The web-based user interface allows for control and setup that includes configurable multi-theatre management, configurable audio zones management, unlimited theatre and audio zones listening presets, back-up and setup restoration, and firmware updates via USB or network. There’s the dedicated iOS application for simple and intuitive control using an iPad, along with support for Crestron, Control4, Savant and RTI home automation.
Related: What is Auro-3D?
Set-up and Operation
The flexibility of the Focal is what really impresses, allowing you to configure the channels in any way you want. To set-up the processor you start by creating a theatre mode, which involves choosing a speaker layout, defining the exact configuration, and assigning the channels. In my case I set-up a 7.2.4-channel system with four overhead speakers and a pair of subs up front.
The setup menu allows you to assign the channels in any order you like, but since there are three individual power supplies that each drive four channels, it’s recommended you connect the front three speakers to channels one, five and nine, thus spreading the primary load across all three power supplies. I took that advice, and then allocated the remaining eight channels accordingly.
Focal includes a calibrated UMIK-1 USB mic, which you use to calibrate the channels manually or automatically with Dirac Live. You simply plug the mic into the Astral 16, and it will generate test tones, allowing for real time frequency analysis. Dirac Live runs on Windows or macOS, and those with the necessary skills can also integrate measurements from external correction tools like Room EQ Wizard.
However, most people will simply choose the automated approach of Dirac Live, and the software will take you through the process step-by-step. Dirac Live will equalise each channel, and offer bass management to fine tune the performance to suit your system and acoustical environment. Once you have finished taking the measurements and making adjustments based on the characteristics of the room, you can load the curves into the processor.
First of all, Dirac Live does a fantastic job of bringing all the speakers together into a cohesive system. To a certain extent that isn't hard with my system because I'm using mostly the same speakers and the room has been treated to a degree, but there are always audible differences due to the acoustic environment. Thanks to Dirac Live, there’s a pleasing sense of overall balance, and the negative aspects of the room itself are eliminated, leaving a single integrated three-dimensional soundstage.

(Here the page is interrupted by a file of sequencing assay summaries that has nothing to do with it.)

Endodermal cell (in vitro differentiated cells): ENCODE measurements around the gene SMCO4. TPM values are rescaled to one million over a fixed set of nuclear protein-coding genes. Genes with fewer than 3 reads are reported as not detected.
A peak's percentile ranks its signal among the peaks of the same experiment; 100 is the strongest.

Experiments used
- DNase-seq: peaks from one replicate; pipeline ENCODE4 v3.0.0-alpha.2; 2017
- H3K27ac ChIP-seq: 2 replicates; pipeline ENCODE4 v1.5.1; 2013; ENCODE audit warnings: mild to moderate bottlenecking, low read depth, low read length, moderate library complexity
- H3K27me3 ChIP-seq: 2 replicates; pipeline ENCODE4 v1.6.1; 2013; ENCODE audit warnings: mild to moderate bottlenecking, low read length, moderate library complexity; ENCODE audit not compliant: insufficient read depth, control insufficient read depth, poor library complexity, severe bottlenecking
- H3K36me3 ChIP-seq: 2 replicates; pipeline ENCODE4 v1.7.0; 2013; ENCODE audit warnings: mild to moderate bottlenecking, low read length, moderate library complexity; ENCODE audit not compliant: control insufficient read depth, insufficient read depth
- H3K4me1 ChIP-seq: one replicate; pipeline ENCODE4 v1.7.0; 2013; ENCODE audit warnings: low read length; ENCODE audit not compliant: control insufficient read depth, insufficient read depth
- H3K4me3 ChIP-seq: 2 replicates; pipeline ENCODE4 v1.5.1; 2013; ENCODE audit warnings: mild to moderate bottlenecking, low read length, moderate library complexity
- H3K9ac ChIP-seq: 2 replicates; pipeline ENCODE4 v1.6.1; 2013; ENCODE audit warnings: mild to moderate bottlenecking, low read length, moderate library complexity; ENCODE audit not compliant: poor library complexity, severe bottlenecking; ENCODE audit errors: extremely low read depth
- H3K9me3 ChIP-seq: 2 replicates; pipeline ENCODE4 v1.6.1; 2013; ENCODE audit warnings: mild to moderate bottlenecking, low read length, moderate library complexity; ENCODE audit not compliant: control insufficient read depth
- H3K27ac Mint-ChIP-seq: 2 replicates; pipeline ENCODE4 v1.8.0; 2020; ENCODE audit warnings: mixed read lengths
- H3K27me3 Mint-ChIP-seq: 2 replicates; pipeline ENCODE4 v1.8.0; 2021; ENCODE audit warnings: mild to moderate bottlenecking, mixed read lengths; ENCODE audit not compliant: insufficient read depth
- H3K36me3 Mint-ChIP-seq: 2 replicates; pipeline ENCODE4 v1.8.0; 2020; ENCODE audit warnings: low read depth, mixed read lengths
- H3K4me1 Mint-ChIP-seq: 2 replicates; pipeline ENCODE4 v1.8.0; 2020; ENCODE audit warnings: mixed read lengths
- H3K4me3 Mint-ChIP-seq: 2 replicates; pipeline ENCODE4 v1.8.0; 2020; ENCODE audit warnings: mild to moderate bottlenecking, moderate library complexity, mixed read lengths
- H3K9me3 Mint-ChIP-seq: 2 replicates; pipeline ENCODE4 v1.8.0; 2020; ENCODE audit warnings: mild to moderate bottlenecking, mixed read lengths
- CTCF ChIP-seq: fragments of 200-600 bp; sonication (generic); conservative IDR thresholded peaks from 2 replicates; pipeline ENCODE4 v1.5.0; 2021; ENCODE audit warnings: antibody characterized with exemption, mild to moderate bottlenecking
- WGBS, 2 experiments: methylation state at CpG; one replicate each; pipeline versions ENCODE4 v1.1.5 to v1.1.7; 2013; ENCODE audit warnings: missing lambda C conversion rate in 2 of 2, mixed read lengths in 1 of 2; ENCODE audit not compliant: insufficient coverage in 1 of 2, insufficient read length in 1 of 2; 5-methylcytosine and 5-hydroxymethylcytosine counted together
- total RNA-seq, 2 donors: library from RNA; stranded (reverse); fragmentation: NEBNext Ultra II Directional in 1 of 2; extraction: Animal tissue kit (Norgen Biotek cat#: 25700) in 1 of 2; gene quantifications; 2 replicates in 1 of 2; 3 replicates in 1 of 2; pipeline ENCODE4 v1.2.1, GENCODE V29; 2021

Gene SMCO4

The biggest problem with my room is a nasty node at about 50Hz, but Dirac did an excellent job of smoothing that out and combining my two MK V12 subwoofers into a seismic wave of bass. This low-end kick is delivered in a controlled fashion, effectively crossing over with the speakers to create a seamless frequency range. The impulse response is also improved, creating a soundfield that's tight and precise.
In fairness, any processor, amplifier or receiver that includes Dirac Live will benefit from the same state-of-the-art room correction, but it's still great to experience just what the filters are capable of in terms of making the room disappear, and leaving an utterly realistic soundstage. When combined with the flexibility and sophistication of the Astral 16, the results are also incredibly refined and nuanced.
My second observation is that the Class D amplification does a really impressive job of driving eleven speakers simultaneously. My ear-level channels are composed of MK S150 speakers at the front, and S150T speakers at the sides and rear. These are rated at 4 Ohms but the Astral 16 has absolutely no issues driving them, and even when all eleven channels are active, the amplification doesn't break a sweat. There's plenty of headroom, and the resulting experience is both powerful and responsive.
The Astral 16 is clearly designed for object-based audio, but it should also be able to handle less immersive soundtracks as well. The film Dunkirk boasts an awesome 5.1 mix, and the Focal handles it with exceptional skill. The opening scene contains subtle surround effects including wind, footsteps and the fluttering of the falling leaflets. However, the sudden gunfire had me jumping out of my seat, and the precise delivery and subtle use of the subs gives the rounds an added kick that's highly effective.
The minimal score is handled with skill, as the sound of a constantly ticking watch is weaved in and out of the mix. The chaos on the beaches is delivered with a frenetic urgency, while the high-pitched scream of the Stuka dive bombers sounds terrifying. The explosions hit with a visceral jolt, and as the bullets tear through the beached boat, I find myself diving for cover. I was also holding my breath during the scene in the sinking ship, as all five channels immerse you in the rising sea water.
If you want to take advantage of all the speakers in your system, you can up-mix any non-immersive soundtrack using either Dolby Surround, DTS Neural:X, or Auro-Matic. I generally found the first two worked best, creating a more enveloping experience that enhances the existing surround mix, creating a surprisingly believable sense of immersion. Watching Dunkirk, you'd honestly believe that the Stuka dive bombers were originally mixed in object-based audio, as they seem to scream down from above.
The main reason that Auro-Matic didn't impress as much as Dolby and DTS, is that my speakers aren't positioned correctly to take full advantage of Auro's capabilities. As a result, the comparison isn't completely fair, and I suspect if I was running seven ear-level channels and five height channels, combined with two subs and a voice of god channel, the experience would be very different.